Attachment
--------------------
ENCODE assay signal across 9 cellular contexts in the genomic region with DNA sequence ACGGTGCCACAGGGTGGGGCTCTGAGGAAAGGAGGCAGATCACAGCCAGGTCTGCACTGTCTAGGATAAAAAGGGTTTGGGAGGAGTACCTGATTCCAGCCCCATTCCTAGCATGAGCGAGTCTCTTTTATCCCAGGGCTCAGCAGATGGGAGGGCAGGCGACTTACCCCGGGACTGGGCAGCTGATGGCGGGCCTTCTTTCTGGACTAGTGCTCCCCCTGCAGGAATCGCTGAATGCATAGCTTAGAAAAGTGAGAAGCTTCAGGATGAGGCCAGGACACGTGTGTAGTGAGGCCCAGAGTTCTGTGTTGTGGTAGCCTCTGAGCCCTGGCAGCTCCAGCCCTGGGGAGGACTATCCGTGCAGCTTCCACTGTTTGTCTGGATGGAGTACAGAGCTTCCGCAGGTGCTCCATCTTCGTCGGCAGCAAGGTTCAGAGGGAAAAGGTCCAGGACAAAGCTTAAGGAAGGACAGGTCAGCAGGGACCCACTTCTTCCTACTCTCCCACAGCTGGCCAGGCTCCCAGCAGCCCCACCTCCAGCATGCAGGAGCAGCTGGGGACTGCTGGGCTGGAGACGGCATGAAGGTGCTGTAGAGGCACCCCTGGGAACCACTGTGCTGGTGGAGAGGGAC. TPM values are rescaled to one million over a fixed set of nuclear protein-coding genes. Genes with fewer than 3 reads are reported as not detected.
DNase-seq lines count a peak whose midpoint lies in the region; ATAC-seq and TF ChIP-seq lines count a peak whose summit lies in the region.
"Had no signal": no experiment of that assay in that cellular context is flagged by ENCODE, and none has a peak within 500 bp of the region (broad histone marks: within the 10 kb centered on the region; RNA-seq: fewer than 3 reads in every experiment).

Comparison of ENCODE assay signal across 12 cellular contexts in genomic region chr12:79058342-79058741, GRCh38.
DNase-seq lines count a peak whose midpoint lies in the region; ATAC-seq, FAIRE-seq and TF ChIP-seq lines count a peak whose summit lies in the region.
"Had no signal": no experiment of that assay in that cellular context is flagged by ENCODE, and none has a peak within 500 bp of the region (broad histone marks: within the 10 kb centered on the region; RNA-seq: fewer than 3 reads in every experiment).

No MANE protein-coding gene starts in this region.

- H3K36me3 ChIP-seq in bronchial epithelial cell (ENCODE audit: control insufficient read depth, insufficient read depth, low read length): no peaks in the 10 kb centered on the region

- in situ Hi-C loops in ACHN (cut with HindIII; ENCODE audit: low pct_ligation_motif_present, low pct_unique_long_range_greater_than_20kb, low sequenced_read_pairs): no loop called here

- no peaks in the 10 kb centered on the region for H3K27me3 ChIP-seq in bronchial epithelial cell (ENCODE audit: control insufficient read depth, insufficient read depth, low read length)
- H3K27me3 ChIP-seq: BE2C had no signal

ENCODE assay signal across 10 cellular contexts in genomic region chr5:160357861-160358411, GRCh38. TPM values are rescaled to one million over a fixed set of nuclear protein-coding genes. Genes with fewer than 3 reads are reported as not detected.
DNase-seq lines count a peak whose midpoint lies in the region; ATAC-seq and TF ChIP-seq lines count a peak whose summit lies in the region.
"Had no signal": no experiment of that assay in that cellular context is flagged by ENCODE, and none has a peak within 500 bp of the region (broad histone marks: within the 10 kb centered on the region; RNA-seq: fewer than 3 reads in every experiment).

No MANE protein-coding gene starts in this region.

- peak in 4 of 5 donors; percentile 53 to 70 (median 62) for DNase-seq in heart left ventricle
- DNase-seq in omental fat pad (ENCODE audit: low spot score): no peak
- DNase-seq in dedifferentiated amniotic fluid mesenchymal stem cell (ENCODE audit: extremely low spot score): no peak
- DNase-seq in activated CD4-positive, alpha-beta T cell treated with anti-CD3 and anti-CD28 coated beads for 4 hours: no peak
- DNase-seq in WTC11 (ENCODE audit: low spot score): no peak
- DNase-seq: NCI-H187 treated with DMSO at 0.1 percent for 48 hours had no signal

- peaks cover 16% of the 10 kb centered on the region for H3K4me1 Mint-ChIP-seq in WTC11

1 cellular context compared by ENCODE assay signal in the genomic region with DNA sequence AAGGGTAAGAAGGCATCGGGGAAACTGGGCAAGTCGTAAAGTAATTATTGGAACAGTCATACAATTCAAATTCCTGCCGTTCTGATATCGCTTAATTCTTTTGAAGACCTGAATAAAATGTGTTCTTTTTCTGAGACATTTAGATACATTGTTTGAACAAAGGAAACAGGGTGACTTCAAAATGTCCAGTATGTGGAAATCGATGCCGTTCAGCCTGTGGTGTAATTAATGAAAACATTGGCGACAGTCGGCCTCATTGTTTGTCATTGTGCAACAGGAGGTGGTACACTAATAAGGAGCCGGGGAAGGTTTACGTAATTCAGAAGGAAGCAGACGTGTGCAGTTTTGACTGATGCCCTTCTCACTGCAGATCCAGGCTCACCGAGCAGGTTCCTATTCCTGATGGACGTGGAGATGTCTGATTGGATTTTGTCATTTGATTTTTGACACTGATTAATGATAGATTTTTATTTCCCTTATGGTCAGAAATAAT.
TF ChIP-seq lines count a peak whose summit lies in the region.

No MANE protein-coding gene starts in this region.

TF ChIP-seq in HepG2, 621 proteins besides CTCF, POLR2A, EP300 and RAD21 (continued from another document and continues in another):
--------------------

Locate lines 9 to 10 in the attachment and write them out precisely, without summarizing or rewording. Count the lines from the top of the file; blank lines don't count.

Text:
- in situ Hi-C loops in ACHN (cut with HindIII; ENCODE audit: low pct_ligation_motif_present, low pct_unique_long_range_greater_than_20kb, low sequenced_read_pairs): no loop called here

- no peaks in the 10 kb centered on the region for H3K27me3 ChIP-seq in bronchial epithelial cell (ENCODE audit: control insufficient read depth, insufficient read depth, low read length)